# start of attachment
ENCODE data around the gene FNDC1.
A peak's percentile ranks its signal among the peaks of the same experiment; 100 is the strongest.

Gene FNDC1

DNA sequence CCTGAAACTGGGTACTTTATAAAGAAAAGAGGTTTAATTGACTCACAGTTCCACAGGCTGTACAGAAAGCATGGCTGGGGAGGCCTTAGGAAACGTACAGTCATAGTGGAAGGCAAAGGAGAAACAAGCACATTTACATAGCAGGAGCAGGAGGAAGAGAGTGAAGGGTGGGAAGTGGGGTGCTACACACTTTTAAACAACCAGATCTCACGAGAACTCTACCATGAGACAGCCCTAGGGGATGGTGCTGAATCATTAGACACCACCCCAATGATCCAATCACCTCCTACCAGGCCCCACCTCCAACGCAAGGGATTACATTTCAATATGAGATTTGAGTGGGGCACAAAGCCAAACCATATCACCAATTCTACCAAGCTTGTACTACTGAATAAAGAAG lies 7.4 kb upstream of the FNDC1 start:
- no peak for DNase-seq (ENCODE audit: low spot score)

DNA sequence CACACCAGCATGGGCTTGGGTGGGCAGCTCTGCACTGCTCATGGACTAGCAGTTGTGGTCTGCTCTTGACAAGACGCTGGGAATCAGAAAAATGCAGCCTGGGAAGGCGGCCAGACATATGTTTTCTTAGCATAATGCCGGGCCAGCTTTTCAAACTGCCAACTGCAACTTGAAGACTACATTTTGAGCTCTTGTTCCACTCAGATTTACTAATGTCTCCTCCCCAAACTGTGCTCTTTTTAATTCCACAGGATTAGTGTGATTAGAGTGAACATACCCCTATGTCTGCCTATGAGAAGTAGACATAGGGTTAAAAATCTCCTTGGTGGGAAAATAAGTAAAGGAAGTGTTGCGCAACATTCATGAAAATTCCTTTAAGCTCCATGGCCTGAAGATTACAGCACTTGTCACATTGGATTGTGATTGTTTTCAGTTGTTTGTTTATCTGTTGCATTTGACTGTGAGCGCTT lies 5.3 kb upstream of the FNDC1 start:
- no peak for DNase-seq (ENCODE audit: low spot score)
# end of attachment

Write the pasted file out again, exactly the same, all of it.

ENCODE data around the gene FNDC1.
A peak's percentile ranks its signal among the peaks of the same experiment; 100 is the strongest.

Gene FNDC1

DNA sequence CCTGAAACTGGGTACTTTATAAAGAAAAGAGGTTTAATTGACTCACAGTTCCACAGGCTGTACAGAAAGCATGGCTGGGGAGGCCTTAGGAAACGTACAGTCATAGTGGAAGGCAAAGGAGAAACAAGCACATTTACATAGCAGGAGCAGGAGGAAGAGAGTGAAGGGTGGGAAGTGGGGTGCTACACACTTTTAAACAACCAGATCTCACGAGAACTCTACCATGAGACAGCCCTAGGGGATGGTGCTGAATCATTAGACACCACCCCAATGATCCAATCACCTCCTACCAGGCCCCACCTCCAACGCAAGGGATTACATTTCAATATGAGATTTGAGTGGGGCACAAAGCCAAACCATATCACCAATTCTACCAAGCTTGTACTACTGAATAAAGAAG lies 7.4 kb upstream of the FNDC1 start:
- no peak for DNase-seq (ENCODE audit: low spot score)

DNA sequence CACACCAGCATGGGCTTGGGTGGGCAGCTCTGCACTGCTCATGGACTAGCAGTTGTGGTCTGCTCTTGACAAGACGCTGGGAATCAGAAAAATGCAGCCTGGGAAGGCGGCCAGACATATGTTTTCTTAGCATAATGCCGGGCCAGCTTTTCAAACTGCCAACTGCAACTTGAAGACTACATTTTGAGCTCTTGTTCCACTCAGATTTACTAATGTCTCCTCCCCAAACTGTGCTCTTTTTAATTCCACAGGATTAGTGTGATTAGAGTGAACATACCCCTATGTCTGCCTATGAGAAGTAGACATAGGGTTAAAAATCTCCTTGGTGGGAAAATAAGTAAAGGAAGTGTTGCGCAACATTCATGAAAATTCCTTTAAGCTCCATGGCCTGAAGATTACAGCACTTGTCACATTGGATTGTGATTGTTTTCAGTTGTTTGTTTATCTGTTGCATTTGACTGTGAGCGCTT lies 5.3 kb upstream of the FNDC1 start:
- no peak for DNase-seq (ENCODE audit: low spot score)